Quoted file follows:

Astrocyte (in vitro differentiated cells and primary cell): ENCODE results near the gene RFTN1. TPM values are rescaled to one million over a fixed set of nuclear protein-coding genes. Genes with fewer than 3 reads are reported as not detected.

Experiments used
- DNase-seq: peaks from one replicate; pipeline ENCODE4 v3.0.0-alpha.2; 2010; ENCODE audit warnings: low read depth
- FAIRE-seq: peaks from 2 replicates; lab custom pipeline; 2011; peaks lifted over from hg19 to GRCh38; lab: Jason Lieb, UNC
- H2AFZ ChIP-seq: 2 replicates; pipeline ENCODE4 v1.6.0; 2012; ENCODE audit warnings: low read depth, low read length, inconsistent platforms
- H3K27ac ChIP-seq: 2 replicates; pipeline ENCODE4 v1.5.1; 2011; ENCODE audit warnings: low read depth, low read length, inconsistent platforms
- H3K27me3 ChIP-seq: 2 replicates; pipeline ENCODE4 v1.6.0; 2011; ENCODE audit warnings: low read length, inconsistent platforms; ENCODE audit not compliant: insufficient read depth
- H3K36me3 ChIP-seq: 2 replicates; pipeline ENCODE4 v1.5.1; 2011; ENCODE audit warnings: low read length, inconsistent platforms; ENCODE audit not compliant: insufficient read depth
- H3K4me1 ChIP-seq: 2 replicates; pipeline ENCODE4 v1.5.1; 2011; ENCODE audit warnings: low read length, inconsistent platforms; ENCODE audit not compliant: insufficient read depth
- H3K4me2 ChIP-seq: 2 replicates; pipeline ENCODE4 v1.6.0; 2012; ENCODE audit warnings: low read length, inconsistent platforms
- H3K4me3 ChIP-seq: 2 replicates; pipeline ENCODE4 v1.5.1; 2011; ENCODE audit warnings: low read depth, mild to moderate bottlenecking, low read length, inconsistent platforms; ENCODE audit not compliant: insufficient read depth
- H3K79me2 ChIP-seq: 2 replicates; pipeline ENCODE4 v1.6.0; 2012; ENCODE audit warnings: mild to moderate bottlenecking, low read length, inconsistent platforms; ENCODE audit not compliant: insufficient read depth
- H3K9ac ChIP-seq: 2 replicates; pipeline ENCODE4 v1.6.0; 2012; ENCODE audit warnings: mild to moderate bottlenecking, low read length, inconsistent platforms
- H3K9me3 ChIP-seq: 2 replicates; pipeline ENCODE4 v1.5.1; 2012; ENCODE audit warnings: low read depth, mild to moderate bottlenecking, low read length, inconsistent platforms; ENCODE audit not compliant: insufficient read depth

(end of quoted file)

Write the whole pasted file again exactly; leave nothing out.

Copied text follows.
Astrocyte (in vitro differentiated cells and primary cell): ENCODE results near the gene RFTN1. TPM values are rescaled to one million over a fixed set of nuclear protein-coding genes. Genes with fewer than 3 reads are reported as not detected.

Experiments used
- DNase-seq: peaks from one replicate; pipeline ENCODE4 v3.0.0-alpha.2; 2010; ENCODE audit warnings: low read depth
- FAIRE-seq: peaks from 2 replicates; lab custom pipeline; 2011; peaks lifted over from hg19 to GRCh38; lab: Jason Lieb, UNC
- H2AFZ ChIP-seq: 2 replicates; pipeline ENCODE4 v1.6.0; 2012; ENCODE audit warnings: low read depth, low read length, inconsistent platforms
- H3K27ac ChIP-seq: 2 replicates; pipeline ENCODE4 v1.5.1; 2011; ENCODE audit warnings: low read depth, low read length, inconsistent platforms
- H3K27me3 ChIP-seq: 2 replicates; pipeline ENCODE4 v1.6.0; 2011; ENCODE audit warnings: low read length, inconsistent platforms; ENCODE audit not compliant: insufficient read depth
- H3K36me3 ChIP-seq: 2 replicates; pipeline ENCODE4 v1.5.1; 2011; ENCODE audit warnings: low read length, inconsistent platforms; ENCODE audit not compliant: insufficient read depth
- H3K4me1 ChIP-seq: 2 replicates; pipeline ENCODE4 v1.5.1; 2011; ENCODE audit warnings: low read length, inconsistent platforms; ENCODE audit not compliant: insufficient read depth
- H3K4me2 ChIP-seq: 2 replicates; pipeline ENCODE4 v1.6.0; 2012; ENCODE audit warnings: low read length, inconsistent platforms
- H3K4me3 ChIP-seq: 2 replicates; pipeline ENCODE4 v1.5.1; 2011; ENCODE audit warnings: low read depth, mild to moderate bottlenecking, low read length, inconsistent platforms; ENCODE audit not compliant: insufficient read depth
- H3K79me2 ChIP-seq: 2 replicates; pipeline ENCODE4 v1.6.0; 2012; ENCODE audit warnings: mild to moderate bottlenecking, low read length, inconsistent platforms; ENCODE audit not compliant: insufficient read depth
- H3K9ac ChIP-seq: 2 replicates; pipeline ENCODE4 v1.6.0; 2012; ENCODE audit warnings: mild to moderate bottlenecking, low read length, inconsistent platforms
- H3K9me3 ChIP-seq: 2 replicates; pipeline ENCODE4 v1.5.1; 2012; ENCODE audit warnings: low read depth, mild to moderate bottlenecking, low read length, inconsistent platforms; ENCODE audit not compliant: insufficient read depth